by lester bangs (not verified) :: Sun, 02/07/2010 - 4:12pm

The Elway/TD overlay was also based on the misguided idea that the NFC would win every Super Bowl until the end of time. The Broncos were a double-digit favorite in that game. Let's just say 1998 was a fun year for me and my peeps discovering offshore this and that,

by Special J :: Sun, 02/07/2010 - 4:35pm

It's amazing how precariously based this whole "Manning has become an unstoppable machine" trope is. What's particularly funny about it that it's actually come about in part because of a slight downturn in the Colts' offense's production. If the Colts were blowing away the bad teams on their schedule the way they used to, it'd be the same old story. But because their offense wasn't quite as spectacular, there were more "guts" than "stomps," and more improbably comebacks.

When something improbable keeps happening, our minds naturally come up with a reason for it. When the Colts kept coming out on the fun side of those 2, 3, and 4 point games, we can't help but see significance in a pattern where there is none. The Colts keep winning close games, so Manning must somehow be willing this to happen. He must have developed a steely-eyed, cold-blooded, assassin mentality. Heck, he probably was possessed by the "clutch" spirit that abandoned Tom Brady mid 2007 when he started throwing too many touchdowns.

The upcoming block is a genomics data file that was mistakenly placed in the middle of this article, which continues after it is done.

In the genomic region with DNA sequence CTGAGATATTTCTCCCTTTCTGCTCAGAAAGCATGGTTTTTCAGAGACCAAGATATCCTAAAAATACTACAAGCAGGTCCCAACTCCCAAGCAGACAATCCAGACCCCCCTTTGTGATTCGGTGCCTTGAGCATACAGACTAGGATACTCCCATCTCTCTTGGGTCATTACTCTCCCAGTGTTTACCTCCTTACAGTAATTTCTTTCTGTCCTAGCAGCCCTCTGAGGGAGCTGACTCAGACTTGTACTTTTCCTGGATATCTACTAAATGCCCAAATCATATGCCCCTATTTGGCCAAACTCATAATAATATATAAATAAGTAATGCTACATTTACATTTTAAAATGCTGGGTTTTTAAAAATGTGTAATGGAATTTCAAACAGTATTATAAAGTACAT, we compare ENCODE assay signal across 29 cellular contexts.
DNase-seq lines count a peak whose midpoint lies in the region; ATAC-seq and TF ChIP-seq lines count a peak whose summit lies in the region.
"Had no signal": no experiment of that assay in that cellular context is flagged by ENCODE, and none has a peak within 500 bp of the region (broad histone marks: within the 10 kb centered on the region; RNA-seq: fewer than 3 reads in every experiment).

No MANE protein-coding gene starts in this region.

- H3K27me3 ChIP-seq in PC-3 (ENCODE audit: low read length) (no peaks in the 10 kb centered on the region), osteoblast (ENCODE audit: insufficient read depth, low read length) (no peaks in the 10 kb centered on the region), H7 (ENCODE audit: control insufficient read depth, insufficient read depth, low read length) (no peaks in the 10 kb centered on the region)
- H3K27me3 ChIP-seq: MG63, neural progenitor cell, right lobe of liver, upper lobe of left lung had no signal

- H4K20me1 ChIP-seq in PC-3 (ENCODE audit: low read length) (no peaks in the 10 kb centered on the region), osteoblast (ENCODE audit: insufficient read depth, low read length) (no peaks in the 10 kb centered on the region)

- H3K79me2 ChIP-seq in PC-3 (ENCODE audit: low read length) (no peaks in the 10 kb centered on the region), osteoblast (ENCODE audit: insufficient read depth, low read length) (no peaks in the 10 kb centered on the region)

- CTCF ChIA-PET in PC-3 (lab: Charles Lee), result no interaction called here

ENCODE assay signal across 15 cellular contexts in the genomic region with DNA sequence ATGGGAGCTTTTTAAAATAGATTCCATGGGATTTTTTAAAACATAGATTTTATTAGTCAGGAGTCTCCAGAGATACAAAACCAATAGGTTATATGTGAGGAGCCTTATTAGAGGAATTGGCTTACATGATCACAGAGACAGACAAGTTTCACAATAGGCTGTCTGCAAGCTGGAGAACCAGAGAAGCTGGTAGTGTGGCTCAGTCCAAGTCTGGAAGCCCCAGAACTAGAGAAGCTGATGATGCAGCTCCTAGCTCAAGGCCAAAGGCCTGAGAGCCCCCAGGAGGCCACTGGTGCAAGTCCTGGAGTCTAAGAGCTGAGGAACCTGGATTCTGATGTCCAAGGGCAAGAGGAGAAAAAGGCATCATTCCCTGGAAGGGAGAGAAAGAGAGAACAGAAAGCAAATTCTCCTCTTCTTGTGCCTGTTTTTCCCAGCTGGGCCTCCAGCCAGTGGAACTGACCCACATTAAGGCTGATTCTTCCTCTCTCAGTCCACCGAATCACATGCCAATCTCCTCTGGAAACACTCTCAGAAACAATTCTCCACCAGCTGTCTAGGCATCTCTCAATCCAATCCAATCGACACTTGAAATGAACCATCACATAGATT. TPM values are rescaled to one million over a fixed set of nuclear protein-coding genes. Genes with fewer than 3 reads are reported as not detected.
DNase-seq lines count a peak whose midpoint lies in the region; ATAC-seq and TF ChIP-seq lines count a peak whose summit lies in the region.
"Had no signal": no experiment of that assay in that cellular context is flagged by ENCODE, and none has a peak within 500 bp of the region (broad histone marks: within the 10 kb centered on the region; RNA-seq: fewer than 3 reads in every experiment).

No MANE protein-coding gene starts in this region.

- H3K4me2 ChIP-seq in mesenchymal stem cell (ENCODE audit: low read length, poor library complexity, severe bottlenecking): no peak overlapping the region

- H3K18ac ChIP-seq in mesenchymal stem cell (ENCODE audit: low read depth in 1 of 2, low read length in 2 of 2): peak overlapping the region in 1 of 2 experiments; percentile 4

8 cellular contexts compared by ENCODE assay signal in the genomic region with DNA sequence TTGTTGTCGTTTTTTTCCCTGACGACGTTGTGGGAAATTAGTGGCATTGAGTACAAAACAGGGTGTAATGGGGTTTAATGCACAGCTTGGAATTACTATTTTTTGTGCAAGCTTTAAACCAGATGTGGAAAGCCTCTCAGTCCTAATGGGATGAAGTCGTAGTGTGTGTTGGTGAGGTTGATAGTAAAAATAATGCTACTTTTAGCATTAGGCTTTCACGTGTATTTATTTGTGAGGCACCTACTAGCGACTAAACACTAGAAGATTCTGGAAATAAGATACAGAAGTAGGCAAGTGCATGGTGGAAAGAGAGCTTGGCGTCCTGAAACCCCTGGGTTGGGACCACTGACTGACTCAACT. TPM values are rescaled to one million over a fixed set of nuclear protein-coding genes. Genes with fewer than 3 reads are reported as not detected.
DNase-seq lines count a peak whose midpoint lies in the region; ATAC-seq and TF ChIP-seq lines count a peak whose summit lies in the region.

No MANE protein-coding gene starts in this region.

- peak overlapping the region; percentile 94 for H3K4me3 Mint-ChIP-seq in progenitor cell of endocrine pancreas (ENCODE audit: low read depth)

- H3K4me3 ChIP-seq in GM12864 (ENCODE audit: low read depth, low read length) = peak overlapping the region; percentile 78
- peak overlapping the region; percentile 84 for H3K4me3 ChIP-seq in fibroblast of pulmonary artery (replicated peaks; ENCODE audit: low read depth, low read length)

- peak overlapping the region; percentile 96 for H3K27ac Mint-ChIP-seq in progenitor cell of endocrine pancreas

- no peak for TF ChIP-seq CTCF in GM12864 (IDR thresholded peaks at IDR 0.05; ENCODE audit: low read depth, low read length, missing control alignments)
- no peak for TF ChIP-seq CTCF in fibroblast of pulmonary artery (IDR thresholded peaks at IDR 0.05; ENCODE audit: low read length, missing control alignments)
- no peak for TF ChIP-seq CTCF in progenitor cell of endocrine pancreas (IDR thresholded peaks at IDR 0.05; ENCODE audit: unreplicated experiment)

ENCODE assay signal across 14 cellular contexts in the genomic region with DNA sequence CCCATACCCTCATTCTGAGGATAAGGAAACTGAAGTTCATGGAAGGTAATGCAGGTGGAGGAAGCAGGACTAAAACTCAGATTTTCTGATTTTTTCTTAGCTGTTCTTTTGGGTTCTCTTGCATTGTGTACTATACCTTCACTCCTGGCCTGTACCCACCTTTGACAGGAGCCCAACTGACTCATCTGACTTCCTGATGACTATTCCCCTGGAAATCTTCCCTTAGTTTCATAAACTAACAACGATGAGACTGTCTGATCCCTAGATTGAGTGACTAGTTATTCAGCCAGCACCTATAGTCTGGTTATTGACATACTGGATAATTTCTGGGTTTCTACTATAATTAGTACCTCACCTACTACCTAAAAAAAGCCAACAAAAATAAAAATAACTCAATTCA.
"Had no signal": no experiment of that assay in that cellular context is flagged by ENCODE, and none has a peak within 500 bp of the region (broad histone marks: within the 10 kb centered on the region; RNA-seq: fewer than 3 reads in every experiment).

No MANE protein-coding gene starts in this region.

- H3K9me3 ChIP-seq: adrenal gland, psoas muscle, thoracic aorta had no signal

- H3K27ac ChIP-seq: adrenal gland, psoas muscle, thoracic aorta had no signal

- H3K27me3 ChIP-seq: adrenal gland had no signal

by CheerioChaps (not verified) :: Sun, 02/07/2010 - 5:15pm

After Peyton has won this game, anybody feel free to say he's invincible.

Since - I give the Colts a big edge though I'd love to see the Saints win - he has not done this yet, calling Manning the biggest clutch guy in the league IS bullshit. Maybe even Eli has a better ratio in "games that matter". Peyton has won one game that matters (2006 AFC Champ game), and lost a number of others (Pats, Steelers, Chargers).

Sure he is great, and I am starting to like him, but he simply has not delivered what all the experts are sayin. What, oh what, if the Colts lose?

Colts 35 Saints 19. Though I don;t like the Colts.

by Jeff Fogle :: Sun, 02/07/2010 - 5:15pm

Last six meaningful games:
Indy: 1 win by 4 or less, 4 wins by double digits
NO: 3 wins by a FG (plus an OT loss), 1 win by double digits (coming after a bye week against a tired opponent)

Full season guts and stomps suggest the Colts were catching breaks in close games. In terms of recent form, Indianapolis is stomping people and NO is 3-1 in the gut games.

It is possible to see Indy as the right side in a guts/stomps framework if you're focusing on recent form. Indy is 6-0 its last six meaningful games, with four blowouts. New Orleans is 4-2 its last six meaningful games, winning three by a field goal (two of the three in OT).

by Sisyphus :: Sun, 02/07/2010 - 6:16pm

"And it's funniest of all to me because it's not like this was Peyton's best year. Yes, he set a personal high for passing yards, but his rate stats are right in line with his career averages. He was fifth in passing DVOA -- his lowest ranking since 2002. If anything, he had an off year." (Vince Verhei)